Politics by the Numbers

September 26, 2010

Hmm…let’s see:

  1. A recent poll from Stanford for the Associated Press indicates that the vast majority of Americans think that health care reform should have gone much farther than it did in changing the health care system by a 2-to-1 margin over those who think the government should stay out of health care.
  2. The Republican Party is banking heavily in the coming elections on their inflated rhetorical pledges to repeal the heath care reform bill.

What shall we think of this?

  • Republicans are very principled competitors, who care not at all about winning – it’s the ideas that count?
  • Republicans are very stupid and out-of-touch politicians who are living in a dreamland?
  • Polls bear little relationship to what people really think?
  • Polls don’t indicate much about how people will vote?
  • Democrats are stupid cowardly politicians because they have been so reluctant to hammer Republicans on health care and other issues?
  • Democrats and Republicans are not very interested in what most voters really want?

I don’t know.  November could be very interesting.  I have felt for a long time that the Democrats will do better than expected, i.e., not lose big.   If items No. 1 and No. 2 are both really true, then perhaps I’ll be proven correct.

Health care

March 22, 2010

So, at last, it seems like we will have a huge reform of the health care establishment in this country.  It’s about time that the USA joined the rest of the civilized industrial democracies!  Of course, the bill is imperfect and does not do many things it should do, and it contains absurdities necessary to placate the regional crotchets of various constituencies, e.g, language on abortion, but it is a big step.  And it can be improved upon.

My hope is that the Democrats will run like hell on this bill and crush the Republicans in the mid-term election.  If people start hearing what the bill does for them, as opposed to the fantasies the Republicans have woven about it – it will usher in death committees, Soviet-style government, crushing taxes on the working man, lack of choice in doctors, etc. etc. – they will realize it works for them, i.e., 95% of the electorate.  The other 5% is so rich, they don’t care either way.

I want to hear the Republicans run on why extending insurance to 30 million people, most of them children, is a bad thing.  And why you should loose all your insurance if you loose your job.  And why you should be denied insurance because you  changed jobs and you have a heart condition that makes you…ahem…expensive to keep  healthy. 

Here’s hoping!  Below is a list of the things that I think are most important about this bill, from

  • Once reform is fully implemented, over 95% of Americans will have health insurance coverage, including 32 million who are currently uninsured.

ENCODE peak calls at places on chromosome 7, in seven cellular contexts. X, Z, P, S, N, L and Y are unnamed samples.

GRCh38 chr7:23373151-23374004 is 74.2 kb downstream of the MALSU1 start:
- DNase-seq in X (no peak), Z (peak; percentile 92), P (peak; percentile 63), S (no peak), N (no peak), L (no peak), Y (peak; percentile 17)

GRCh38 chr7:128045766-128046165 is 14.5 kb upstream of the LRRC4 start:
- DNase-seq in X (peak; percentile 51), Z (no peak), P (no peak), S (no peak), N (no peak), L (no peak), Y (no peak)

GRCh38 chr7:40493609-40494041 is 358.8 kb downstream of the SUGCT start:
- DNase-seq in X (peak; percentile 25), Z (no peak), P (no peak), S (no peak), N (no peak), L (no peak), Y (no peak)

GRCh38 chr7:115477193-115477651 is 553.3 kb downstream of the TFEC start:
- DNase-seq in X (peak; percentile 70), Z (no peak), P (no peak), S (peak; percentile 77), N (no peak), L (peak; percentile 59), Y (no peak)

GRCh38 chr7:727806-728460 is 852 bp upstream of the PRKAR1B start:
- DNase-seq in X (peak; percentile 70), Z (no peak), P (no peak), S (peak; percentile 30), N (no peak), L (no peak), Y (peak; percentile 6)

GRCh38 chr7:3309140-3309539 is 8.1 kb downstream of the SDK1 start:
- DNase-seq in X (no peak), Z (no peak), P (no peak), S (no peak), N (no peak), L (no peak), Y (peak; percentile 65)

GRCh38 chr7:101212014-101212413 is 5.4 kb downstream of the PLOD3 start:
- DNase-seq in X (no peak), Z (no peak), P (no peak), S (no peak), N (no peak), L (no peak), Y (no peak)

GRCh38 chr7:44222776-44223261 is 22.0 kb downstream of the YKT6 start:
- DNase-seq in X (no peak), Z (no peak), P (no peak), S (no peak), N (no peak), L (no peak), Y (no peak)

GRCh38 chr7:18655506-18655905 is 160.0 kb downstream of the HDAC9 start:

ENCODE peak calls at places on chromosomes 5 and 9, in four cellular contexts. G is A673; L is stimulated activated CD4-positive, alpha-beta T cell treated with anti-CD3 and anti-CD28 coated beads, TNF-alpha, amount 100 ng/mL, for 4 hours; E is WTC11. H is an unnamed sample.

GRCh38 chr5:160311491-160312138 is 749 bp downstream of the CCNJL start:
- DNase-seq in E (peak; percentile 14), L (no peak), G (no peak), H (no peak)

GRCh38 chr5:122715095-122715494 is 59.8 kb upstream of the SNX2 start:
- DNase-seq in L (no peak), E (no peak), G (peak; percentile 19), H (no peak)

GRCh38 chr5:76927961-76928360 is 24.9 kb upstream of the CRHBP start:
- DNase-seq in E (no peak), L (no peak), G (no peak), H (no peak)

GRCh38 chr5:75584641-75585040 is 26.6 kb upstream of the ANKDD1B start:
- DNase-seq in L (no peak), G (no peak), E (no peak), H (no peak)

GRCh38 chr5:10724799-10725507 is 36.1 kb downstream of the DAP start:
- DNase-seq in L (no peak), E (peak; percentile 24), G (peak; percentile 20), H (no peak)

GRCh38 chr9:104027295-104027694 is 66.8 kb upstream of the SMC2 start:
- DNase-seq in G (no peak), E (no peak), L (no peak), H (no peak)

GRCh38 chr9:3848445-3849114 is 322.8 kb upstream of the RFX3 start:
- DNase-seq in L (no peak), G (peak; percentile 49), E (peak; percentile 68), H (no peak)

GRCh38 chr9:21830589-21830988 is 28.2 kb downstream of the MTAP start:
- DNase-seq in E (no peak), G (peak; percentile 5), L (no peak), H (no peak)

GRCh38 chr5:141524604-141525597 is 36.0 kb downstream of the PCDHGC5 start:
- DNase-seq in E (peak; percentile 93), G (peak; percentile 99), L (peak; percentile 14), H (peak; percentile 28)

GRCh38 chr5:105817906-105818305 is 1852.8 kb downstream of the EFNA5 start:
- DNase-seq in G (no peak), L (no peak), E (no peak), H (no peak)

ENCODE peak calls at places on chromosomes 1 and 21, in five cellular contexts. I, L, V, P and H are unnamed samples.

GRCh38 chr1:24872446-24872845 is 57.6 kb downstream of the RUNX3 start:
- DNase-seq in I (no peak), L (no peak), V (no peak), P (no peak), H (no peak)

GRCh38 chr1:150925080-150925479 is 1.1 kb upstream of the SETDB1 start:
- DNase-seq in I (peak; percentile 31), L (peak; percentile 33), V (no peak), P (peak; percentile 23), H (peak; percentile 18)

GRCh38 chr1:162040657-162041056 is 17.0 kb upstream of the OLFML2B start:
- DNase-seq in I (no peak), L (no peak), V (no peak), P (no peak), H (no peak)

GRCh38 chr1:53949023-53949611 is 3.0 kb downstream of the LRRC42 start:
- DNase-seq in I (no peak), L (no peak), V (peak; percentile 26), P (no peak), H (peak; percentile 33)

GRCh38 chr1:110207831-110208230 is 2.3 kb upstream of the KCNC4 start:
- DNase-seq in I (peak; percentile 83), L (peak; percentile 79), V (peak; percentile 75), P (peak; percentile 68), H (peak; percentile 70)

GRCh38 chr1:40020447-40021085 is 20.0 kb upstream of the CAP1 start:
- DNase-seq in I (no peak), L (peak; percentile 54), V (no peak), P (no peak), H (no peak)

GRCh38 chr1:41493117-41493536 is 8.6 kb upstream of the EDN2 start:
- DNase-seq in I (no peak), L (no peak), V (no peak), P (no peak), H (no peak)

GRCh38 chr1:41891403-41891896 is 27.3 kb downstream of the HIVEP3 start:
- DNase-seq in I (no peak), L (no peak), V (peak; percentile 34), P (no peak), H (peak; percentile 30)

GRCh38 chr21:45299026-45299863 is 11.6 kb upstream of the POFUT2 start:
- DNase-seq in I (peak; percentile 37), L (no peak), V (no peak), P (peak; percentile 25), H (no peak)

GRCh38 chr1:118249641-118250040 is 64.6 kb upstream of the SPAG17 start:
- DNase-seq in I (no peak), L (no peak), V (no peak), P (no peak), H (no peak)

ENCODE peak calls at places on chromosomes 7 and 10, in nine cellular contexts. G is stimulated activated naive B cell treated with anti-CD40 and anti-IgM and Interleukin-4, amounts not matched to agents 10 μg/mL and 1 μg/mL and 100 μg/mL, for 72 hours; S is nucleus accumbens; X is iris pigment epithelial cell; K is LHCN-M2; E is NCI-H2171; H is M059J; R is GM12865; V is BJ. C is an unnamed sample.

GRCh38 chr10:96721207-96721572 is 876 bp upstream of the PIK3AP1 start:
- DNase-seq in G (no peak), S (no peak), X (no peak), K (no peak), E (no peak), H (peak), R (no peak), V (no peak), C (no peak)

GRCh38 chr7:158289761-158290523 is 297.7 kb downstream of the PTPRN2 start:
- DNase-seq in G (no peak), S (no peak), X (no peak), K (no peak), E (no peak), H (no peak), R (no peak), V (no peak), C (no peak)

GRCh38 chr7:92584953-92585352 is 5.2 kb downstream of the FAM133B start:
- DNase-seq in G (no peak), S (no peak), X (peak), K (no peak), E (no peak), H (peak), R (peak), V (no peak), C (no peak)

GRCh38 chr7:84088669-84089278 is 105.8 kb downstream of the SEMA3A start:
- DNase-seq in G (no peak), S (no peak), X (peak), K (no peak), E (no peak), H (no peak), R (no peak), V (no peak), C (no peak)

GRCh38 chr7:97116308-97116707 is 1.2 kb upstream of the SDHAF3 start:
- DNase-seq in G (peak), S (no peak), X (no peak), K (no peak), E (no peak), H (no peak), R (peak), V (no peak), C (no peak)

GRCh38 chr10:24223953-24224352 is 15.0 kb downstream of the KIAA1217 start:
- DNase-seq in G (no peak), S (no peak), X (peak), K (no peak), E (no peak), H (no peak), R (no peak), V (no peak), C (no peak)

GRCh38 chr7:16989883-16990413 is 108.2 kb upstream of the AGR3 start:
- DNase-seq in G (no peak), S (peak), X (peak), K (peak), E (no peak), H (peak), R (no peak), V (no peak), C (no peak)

• Health insurance companies will no longer be allowed to deny people coverage because of preexisting conditions—or to drop coverage when people become sick.
  • Just like members of Congress, individuals and small businesses who can’t afford to purchase insurance on their own will be able to pool together and choose from a variety of competing plans with lower premiums.
  • Health care will be more affordable for families and small businesses thanks to new tax credits, subsidies, and other assistance—paid for largely by taxing insurance companies, drug companies, and the very wealthiest Americans.
  • Seniors on Medicare will pay less for their prescription drugs because the legislation closes the “donut hole” gap in existing coverage.
  •  Medicaid will be expanded to offer health insurance coverage to an additional 16 million low-income people.
  •  Instead of losing coverage after they leave home or graduate from college, young adults will be able to remain on their families’ insurance plans until age 26.
  •  Community health centers would receive an additional $11 billion, doubling the number of patients who can be treated regardless of their insurance or ability to pay.

Obama electric!

November 1, 2009


I had one of my occasional dips into the democratic political process today – I attended a rally in Newark, NJ for the reelection of Jon Corzine as governor of New Jersey, with Loretta Weingberg, from my town, as Lieutenant Governor.  The wait outside was tedious, but we got to the head of the line with three lovely young ladies we happened to meet, all of them dressed to the nines, and with VIP tickets.

Eventually, we got in, and we watched the entertainment while we waited.  We ended up sitting next to the girls, all of whom are from Kenya it turns out.  Loretta, Cory, and Jon gave their stump speeches, and then the main attraction was on –  Barak Obama.  The crowd went crazy – it was electric!  I had to laugh when he walked out – amazing to see him in the flesh rather than as a flickering image of a political celebrity.  We were only 150 feet away at the most.

He gave a good speech – a mixture of popular politics with some wit and humor.  He manages to weave in important ideas in a way that makes them seem popular, not something for only an elite.  He commented on how Corzine (and he) are mopping up a mess left by the previous administration, and that they don’t really mind doing that, except why do they (the Republicans) have to stand around and say things like:

“Uh, can you mop faster?  You’re not holding that mop right.  Why do you have to use a socialist mop?”  I thought that last bit was a good dig at the GOP, quite witty for an American political speech.

As Obama was led out, people formed a crush to shake his hand or just touch him.  One big fellow was walking towards us, his hand held out – “I shook his hand, I shook the brother’s hand!  Amazing!” – probably never so excited since Christmas morning as a little boy.  My wife shook his hand, the hand that shook the hand …